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While I was tossing in my sleep over moving to Bologna in late July, I missed the news that Italy became the first country to ban the production and importation of synthetic foods. This ban focuses on experiments in manufacturing synthetic meat and is a point of pride for Francesco Lollobrigida, the Minister of Agriculture in Georgia Melloni’s government. He tweeted that his goal was to preserve the cultural and agricultural integrity of Italy. While I find these words admirable, I object to their application in Lollobrigida’s preference for Italians having more children rather than relying on an increase in population through immigration. His government’s food ban, however, may face legal challenges within the EU, as it confronts the “free passage of goods and services” laws set by this group of nations.
Back To The Future
You can thank Sergey Brin, the co founder of Google, for funding what’s known as “in vitro” meat technology, as he was the principal financial supporter for the successful process created by a Dutch scientific team in 2013. Not to be confused with existing plant-based alternatives, “Cultured” hamburger is, a decade later, more of a symbol than a controversial patty for sale in your grocery store meat department. So far Singapore is the only state that has approved the sale of cultured or in vitro meat. While there is some misunderstanding here in the food press about Federal approval for this process, it currently remains in the experimental stage and is not for sale to the public.
In the Netherlands, Singapore and US, investors are advancing funds for startup synthetic meat plants, even though no expert in this new frontier of food knows if synthetic meat products can be “scaled up” for mass production. It’s impressive that well over a hundred countries have various startups in this field, and millions have been invested. Italy, apparently, is not going to have skin in the game, so to speak.
Lots of emotional and political rhetoric is swirling around this step into the unknown world of synthetic food. Critics and supporters abound in Italy and outside on the possibilities of cultured agriculture versus traditional farming. Supporters of cultured meat say that it will end inhumane industrial meat production and its contribution to air pollution. Much aspirational opinion is voiced without any scientific evidence that cultured meat will help solve the nutritional needs of an exploding global population.
In Pipes Not Pastures
In vitro meat is not a protein substitute for purist vegetarians and vegans: a reasonably objective article in Modern Farmer, as well as a thorough report from Frontiers, outlines several positive and negative issues on this form of meat, which still requires “blood from a cow fetus in addition to cells from a live animal”. From a slice of animal tissue, the stem cells are “liberated” and then immersed in an appropriate medium (read bovine serum from a dead calf). In this environment, the stem cells can rapidly multiply into different cells such as muscle and fat. Efforts to find plant-based serums are being explored, but the mind-boggling rapid multiplication of cells in a mechanically controlled environment also may have its dangers. The process requires hormone growth promoters (not allowed in the EU) and oxygen to mimic the meat from traditional farming. Another worry is the possible unintended introduction of “dysregulated” cells, such as cancer cells. And even in carefully monitored science labs, pathogens lurk and escape.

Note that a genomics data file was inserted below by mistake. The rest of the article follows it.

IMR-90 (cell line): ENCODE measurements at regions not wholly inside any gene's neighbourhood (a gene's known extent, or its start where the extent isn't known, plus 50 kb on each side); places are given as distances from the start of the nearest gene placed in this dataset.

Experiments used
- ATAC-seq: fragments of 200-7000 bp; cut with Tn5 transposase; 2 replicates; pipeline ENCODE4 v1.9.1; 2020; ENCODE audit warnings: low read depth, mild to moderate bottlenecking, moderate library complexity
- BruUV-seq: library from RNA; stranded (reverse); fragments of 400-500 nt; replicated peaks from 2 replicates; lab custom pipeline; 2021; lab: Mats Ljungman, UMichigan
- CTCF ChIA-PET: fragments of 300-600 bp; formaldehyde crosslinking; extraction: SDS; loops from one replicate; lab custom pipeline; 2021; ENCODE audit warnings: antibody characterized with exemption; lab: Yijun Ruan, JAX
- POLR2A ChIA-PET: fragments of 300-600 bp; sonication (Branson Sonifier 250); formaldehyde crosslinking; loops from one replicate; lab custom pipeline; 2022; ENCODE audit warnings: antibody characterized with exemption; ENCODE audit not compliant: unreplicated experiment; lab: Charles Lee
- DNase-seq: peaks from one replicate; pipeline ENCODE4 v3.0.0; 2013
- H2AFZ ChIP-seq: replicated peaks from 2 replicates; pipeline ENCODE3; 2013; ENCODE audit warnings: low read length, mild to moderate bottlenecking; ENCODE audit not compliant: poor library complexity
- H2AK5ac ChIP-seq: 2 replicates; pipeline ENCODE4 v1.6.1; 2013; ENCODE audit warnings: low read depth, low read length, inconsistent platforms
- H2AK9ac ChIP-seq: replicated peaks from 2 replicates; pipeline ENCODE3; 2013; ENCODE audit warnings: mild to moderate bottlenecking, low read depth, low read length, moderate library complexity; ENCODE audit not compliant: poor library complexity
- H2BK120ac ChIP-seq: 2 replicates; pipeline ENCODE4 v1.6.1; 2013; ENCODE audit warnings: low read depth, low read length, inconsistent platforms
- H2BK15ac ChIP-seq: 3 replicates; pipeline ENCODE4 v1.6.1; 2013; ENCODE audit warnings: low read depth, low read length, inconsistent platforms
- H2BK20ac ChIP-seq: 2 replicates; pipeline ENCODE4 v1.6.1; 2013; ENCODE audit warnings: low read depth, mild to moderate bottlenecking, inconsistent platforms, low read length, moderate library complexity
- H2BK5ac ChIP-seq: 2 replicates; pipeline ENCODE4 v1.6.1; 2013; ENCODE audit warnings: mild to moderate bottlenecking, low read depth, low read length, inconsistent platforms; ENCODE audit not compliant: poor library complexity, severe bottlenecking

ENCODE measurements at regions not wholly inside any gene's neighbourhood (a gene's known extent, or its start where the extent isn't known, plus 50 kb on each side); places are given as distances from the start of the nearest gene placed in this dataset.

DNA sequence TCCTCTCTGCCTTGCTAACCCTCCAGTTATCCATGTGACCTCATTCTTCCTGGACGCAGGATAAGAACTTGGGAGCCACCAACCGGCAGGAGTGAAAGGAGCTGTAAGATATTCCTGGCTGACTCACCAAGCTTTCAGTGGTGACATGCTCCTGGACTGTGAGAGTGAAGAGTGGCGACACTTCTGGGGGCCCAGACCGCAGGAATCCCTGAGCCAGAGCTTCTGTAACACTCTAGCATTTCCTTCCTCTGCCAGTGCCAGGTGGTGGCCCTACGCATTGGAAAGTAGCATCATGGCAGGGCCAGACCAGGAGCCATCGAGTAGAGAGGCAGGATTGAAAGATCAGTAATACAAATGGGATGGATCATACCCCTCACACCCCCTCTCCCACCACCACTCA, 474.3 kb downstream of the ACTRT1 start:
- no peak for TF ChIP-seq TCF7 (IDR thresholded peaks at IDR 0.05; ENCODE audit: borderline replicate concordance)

Some view in vitro meat as at the very least a good solution to the proliferation of fast food protein and perhaps a way to curtail the horrors of CAFOs. It can be made to taste good with the right combination of salty and sweet, juiciness, tenderness etc. without the pollution and waste that industrial farming systems wreak. But there could be a massive increase in carbon dioxide proliferation if in vitro meat could be scaled up to meet demand.
A Film Of The Future
I am always curious about innovation in food ways and welcome experimentation. Cultured meat may be helpful in space exploration, for example, and in fact NASA was in the forefront of synthetic food development for its space travel programs. But shouldn’t we be focused on cleaning up the mess created by the meat-packing industry and industrial agriculture? Should we be leaning on yet another global conglomerate that controls what we eat? Post-World War II, it seemed that hybridizing seeds to produce greater harvests and using pesticides and chemical fertilizers were the answer to feeding the world. But what we have created is a vast taxpayer subsidy program in the US benefiting corporate interests in grain and corn harvests. Billionaires and hedge funds are buying up arable land as a valuable commodity (farmland is finite). And we have created a new form of serfdom in which conventional farmers are highly mortgaged and forced to buy or lease equipment, seed, fertilizers, and pesticides from three corporations. I see a greater need to improve local agriculture to feed communities, innovation in hydroponics, urban garden markets and animal husbandry. We may not yet be in the dystopian world depicted in the 1973 film “Soylent Green” but I am not convinced that manufacturing yet another type of burger or chicken nugget is really the answer to feeding the world.
After owning one of the best cooking stores in the US for 47 years, Nancy Pollard writes a blog about food in all its aspects – recipes, film, books, travel, superior sources and food related issues.